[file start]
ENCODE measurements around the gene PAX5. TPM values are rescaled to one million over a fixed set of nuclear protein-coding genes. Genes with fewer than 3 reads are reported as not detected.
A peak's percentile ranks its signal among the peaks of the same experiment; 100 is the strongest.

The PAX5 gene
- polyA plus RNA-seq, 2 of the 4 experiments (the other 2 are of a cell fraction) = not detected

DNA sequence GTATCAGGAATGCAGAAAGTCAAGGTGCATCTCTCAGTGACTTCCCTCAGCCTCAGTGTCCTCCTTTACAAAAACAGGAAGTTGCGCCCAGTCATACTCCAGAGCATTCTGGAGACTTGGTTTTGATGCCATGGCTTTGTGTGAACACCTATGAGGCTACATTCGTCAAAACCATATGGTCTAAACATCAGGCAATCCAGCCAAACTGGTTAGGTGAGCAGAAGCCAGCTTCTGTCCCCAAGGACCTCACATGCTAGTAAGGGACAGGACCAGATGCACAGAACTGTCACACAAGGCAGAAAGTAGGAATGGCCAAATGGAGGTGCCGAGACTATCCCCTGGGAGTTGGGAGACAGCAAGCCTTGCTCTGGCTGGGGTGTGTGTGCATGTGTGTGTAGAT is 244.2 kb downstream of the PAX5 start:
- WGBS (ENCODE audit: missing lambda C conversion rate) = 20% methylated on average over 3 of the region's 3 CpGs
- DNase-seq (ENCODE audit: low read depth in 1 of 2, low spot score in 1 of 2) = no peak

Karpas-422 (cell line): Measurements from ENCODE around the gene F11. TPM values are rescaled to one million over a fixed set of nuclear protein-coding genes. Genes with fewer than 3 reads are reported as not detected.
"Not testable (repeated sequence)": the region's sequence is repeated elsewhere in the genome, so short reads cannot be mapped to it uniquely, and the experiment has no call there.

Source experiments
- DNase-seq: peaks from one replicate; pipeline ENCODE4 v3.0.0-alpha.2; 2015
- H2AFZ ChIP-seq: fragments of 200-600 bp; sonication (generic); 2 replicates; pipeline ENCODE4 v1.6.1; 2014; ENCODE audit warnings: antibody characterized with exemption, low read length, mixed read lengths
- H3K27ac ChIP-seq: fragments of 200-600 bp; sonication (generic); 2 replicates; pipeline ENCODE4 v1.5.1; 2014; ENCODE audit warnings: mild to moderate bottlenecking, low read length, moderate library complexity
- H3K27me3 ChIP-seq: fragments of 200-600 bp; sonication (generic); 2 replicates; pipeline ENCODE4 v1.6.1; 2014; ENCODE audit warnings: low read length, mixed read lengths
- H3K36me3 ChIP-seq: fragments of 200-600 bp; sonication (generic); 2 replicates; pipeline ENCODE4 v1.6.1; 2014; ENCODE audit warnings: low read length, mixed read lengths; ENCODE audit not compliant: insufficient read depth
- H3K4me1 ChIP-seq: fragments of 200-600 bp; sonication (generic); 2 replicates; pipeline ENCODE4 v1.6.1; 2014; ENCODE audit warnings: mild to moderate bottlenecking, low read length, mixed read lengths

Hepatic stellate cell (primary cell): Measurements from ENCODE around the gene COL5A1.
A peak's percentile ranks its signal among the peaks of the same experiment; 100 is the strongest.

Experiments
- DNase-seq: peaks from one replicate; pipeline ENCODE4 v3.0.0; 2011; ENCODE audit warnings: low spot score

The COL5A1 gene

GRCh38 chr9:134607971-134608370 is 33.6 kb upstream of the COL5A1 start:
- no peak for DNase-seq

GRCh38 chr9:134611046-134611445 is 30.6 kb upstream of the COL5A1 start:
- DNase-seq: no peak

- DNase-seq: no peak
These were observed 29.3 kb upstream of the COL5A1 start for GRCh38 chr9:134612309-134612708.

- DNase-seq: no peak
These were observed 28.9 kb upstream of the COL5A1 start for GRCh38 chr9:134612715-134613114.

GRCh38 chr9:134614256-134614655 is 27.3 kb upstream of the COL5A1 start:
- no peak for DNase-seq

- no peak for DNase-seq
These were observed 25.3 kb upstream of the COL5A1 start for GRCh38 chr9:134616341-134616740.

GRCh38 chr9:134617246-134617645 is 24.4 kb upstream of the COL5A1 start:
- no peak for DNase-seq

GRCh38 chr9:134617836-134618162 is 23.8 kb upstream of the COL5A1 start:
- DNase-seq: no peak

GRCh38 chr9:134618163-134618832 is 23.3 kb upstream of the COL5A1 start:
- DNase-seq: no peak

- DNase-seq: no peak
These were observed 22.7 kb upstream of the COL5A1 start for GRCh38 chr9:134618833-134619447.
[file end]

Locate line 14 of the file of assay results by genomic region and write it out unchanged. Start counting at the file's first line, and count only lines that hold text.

- H3K27me3 ChIP-seq: fragments of 200-600 bp; sonication (generic); 2 replicates; pipeline ENCODE4 v1.6.1; 2014; ENCODE audit warnings: low read length, mixed read lengths